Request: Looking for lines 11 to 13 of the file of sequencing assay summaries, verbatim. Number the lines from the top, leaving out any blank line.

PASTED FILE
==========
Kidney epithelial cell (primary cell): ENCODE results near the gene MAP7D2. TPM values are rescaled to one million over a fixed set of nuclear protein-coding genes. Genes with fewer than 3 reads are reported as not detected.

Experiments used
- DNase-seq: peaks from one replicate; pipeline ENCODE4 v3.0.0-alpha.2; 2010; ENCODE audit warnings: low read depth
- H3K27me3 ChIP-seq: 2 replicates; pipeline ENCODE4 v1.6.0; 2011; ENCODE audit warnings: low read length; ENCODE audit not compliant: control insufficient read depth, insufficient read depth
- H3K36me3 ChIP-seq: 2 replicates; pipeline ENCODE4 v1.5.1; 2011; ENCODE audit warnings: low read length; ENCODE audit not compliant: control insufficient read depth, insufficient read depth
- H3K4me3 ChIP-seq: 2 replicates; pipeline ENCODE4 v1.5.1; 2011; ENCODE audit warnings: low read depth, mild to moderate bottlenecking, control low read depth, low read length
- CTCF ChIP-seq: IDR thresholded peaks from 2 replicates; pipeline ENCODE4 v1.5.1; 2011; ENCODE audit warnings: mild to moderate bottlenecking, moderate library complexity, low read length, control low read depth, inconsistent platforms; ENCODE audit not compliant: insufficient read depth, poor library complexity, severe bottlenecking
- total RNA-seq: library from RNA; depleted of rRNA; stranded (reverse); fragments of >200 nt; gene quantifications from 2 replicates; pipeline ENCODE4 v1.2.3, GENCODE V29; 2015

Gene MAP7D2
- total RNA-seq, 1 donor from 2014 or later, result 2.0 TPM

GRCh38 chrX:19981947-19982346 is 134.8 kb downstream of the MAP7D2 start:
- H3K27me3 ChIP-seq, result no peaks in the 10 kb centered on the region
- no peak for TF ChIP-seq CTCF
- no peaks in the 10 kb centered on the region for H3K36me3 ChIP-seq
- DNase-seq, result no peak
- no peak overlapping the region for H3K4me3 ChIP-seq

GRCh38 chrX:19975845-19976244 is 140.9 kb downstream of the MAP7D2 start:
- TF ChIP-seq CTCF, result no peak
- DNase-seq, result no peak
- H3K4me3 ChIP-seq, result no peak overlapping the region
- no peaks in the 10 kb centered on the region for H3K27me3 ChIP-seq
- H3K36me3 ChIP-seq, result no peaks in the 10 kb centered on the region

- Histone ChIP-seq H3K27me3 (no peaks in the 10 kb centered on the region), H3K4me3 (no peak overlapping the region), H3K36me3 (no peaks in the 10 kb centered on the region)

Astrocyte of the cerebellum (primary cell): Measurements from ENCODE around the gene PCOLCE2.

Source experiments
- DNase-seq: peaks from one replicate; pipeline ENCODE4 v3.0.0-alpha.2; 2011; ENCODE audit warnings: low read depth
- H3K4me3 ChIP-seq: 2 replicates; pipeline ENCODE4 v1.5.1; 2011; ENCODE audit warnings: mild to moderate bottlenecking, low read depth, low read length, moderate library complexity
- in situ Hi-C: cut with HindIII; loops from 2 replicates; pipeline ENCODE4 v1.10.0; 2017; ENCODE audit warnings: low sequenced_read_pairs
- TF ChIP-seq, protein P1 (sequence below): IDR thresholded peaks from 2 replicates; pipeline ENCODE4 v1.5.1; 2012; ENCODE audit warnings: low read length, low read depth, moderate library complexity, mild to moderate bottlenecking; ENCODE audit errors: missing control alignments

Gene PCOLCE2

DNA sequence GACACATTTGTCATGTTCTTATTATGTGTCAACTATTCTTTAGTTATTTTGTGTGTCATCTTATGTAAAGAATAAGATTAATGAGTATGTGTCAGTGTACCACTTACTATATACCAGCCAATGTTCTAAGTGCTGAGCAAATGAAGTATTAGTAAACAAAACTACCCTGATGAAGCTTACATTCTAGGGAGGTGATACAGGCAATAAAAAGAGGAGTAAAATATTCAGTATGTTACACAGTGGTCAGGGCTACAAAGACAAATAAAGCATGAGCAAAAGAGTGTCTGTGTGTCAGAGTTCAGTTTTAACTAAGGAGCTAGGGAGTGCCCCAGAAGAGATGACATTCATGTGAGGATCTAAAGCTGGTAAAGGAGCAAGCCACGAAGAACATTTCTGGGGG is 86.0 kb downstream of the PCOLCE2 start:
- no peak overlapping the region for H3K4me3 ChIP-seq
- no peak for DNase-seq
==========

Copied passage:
GRCh38 chrX:19981947-19982346 is 134.8 kb downstream of the MAP7D2 start:
- H3K27me3 ChIP-seq, result no peaks in the 10 kb centered on the region
- no peak for TF ChIP-seq CTCF